Counsel for the appellants says that if a stay is not granted and the appellants are required to answer the refused questions, their right of appeal will be rendered nugatory. This is not altogether true. An adjudication that the questions were improper because they were derived from material that was obtained illegally would greatly assist the appellants to have both the seized material, and their answers, held inadmissible under subsection 24(2) when the appeal to the Tax Court is heard.
 Counsel says, however, that the exclusion of illegally obtained evidence is not a complete remedy for the harm that the appellants may sustain if required to answer the refused questions. Their answers may enable the CRA to gain an advantage from the use of illegally obtained material by providing valuable information or insights which the CRA would not tender as evidence. This, counsel contends, constitutes irreparable harm, which is not necessarily remedied by a right to ask the Tax Court judge hearing the appeal to exclude illegally obtained evidence.
 The problem with this argument is that counsel did not seek to demonstrate that the appellants were likely to suffer this kind of harm. Counsel did not, for example, refer to any of the refused questions, or to anything else, to prove his point. A finding of irreparable harm must be based on more than bare assertion and speculation.
(iii) balance of convenience
 The question, here, is whether the appellants would suffer more harm by being required to answer the refused questions than the Crown would suffer if the Motions Judge's order were stayed pending the disposition of the appeal by this Court. Counsel for the appellants argues that, if no stay is granted, the appellants answer the questions, and they win their appeal, the damage will have been done. On the other hand, if the matter is stayed and the appeal is unsuccessful, the Crown will still be able to ask the questions.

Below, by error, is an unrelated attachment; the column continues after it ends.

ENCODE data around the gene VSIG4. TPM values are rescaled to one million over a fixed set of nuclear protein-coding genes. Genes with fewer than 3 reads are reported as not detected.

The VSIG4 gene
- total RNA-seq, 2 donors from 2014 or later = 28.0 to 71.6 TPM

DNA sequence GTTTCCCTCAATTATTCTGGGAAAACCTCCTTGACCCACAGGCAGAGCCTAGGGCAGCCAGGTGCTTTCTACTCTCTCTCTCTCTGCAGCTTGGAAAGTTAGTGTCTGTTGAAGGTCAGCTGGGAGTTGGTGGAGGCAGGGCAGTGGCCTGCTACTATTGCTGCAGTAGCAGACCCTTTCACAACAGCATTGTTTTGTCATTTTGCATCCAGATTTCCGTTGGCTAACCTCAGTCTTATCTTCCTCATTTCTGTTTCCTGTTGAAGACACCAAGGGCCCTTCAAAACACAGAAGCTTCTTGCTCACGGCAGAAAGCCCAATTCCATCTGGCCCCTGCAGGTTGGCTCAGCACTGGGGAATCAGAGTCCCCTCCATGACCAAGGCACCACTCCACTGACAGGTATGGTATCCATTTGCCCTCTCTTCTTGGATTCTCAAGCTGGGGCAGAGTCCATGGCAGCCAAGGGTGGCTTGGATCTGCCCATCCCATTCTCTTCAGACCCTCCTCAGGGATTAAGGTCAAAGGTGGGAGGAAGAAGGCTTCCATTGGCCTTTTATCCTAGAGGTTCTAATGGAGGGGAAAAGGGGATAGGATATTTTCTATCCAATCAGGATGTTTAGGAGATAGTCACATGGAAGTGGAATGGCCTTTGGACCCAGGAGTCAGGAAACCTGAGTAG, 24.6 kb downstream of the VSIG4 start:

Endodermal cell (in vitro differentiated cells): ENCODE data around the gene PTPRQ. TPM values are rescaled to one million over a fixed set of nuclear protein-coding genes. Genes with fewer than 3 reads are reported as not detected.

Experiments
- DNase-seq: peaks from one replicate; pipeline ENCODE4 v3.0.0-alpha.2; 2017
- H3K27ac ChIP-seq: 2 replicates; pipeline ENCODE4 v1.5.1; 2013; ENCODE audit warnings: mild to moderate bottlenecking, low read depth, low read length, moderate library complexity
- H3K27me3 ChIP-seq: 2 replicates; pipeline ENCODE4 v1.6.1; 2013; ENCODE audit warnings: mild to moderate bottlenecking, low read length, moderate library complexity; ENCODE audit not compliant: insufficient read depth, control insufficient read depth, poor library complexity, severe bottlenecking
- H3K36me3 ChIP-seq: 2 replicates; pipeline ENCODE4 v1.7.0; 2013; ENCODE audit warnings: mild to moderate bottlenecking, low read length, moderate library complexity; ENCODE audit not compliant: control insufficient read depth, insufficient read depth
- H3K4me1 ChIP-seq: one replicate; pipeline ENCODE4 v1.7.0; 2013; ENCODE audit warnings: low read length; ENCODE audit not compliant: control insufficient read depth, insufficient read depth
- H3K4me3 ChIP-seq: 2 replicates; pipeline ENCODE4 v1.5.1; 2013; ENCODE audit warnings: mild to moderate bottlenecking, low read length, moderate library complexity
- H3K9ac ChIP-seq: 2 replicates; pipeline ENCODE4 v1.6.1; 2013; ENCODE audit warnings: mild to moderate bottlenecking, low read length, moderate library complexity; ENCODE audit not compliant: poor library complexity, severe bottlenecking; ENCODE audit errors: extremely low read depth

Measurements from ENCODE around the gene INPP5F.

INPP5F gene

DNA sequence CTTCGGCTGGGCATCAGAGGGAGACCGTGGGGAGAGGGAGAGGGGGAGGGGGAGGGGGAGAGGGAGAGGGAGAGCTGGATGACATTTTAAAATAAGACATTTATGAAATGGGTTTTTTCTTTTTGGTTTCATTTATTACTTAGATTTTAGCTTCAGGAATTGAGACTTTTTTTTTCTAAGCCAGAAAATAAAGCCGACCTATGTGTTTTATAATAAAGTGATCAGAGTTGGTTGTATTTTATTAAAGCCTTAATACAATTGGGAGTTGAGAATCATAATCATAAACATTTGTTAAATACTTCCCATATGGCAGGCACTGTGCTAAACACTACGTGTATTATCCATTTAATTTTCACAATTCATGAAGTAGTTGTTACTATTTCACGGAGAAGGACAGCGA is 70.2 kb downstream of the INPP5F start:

However, it is also relevant that the CRA is already in possession of the allegedly illegally seized documents and is aware of their content. The power of the court to exclude illegally obtained documents and its "fruit", including compelled answers to questions based on it, also reduces the degree of the appellants' harm. Nor is it irrelevant in this context that the proceeding in issue is an appeal to determine tax liability, not a criminal proceeding in which the right to liberty and security of the person may be at stake.
 As for the Crown, the public interest in the due administration of justice, including the determination of tax liability, is harmed by undue delay. There have been inordinate delays already in moving this matter forward. The assessments in question were made in 1996, and relate to the tax years 1988, 1989, 1990, and 1991. The notice of appeal to the Tax Court was filed in December 2002. Since the appellants took no further step after the respondent filed a reply in April 2003, a status review was held in February 2004, and new timelines have been set for the completion of the pre-hearing steps. If a stay is granted, discoveries will not necessarily be completed by this time next year, February, 2007.
 Taking all these factors into consideration, including my findings on the serious issue and irreparable harm elements of the test for determining applications for a stay, the balance of convenience favours the respondent.
 For all these reasons, the motion for a stay will be denied, with costs in the cause.
"John M. Evans"